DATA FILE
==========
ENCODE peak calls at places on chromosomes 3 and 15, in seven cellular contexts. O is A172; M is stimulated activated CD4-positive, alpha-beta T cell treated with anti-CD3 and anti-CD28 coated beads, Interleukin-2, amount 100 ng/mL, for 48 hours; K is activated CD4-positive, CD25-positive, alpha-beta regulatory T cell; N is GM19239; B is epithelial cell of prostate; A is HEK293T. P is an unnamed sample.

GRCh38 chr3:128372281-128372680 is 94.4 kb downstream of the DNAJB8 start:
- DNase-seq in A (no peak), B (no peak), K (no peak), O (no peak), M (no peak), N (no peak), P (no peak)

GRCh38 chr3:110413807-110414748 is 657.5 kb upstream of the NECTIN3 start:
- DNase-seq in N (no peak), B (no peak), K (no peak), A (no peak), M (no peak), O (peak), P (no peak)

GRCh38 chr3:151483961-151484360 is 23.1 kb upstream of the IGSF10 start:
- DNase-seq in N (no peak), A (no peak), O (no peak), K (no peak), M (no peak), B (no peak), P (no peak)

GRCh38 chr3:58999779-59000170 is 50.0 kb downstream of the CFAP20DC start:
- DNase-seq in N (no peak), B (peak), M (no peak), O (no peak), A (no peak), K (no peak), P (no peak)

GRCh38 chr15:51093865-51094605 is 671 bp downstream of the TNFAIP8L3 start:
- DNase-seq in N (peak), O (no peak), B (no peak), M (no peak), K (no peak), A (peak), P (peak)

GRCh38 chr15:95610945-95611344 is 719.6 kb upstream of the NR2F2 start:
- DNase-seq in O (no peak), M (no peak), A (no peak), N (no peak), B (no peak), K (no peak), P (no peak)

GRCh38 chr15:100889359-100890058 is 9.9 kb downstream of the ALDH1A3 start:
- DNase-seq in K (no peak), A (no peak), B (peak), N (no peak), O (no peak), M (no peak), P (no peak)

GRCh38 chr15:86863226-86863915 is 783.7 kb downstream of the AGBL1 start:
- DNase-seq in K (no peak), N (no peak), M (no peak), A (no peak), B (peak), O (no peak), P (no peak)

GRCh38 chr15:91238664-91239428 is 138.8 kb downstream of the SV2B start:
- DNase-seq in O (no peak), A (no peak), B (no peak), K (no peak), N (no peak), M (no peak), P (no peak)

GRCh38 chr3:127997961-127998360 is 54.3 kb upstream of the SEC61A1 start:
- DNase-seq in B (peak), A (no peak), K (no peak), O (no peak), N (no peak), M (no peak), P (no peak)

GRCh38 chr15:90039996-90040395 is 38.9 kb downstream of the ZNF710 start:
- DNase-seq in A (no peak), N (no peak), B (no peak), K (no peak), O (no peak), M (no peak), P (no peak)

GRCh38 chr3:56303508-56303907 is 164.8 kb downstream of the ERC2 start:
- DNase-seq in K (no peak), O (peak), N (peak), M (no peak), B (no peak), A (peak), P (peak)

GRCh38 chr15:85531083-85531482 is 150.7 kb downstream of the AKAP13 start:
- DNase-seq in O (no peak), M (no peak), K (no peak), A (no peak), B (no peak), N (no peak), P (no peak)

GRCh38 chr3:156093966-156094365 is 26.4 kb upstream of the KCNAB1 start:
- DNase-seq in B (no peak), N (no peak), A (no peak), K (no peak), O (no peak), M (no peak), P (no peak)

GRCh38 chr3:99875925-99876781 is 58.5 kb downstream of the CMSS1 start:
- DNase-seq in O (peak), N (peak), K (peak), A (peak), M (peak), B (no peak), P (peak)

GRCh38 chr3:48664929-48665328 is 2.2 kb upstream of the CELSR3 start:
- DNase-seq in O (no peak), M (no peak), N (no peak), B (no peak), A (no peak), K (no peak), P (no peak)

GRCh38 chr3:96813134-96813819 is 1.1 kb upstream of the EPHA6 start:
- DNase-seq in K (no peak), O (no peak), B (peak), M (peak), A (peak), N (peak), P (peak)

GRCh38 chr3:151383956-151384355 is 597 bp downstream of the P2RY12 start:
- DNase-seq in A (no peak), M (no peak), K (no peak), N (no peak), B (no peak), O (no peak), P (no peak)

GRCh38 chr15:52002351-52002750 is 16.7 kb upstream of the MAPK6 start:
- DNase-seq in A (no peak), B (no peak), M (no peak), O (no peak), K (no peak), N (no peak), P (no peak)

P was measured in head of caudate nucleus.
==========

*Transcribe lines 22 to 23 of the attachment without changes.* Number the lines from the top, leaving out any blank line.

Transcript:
GRCh38 chr15:90039996-90040395 is 38.9 kb downstream of the ZNF710 start:
- DNase-seq in A (no peak), N (no peak), B (no peak), K (no peak), O (no peak), M (no peak), P (no peak)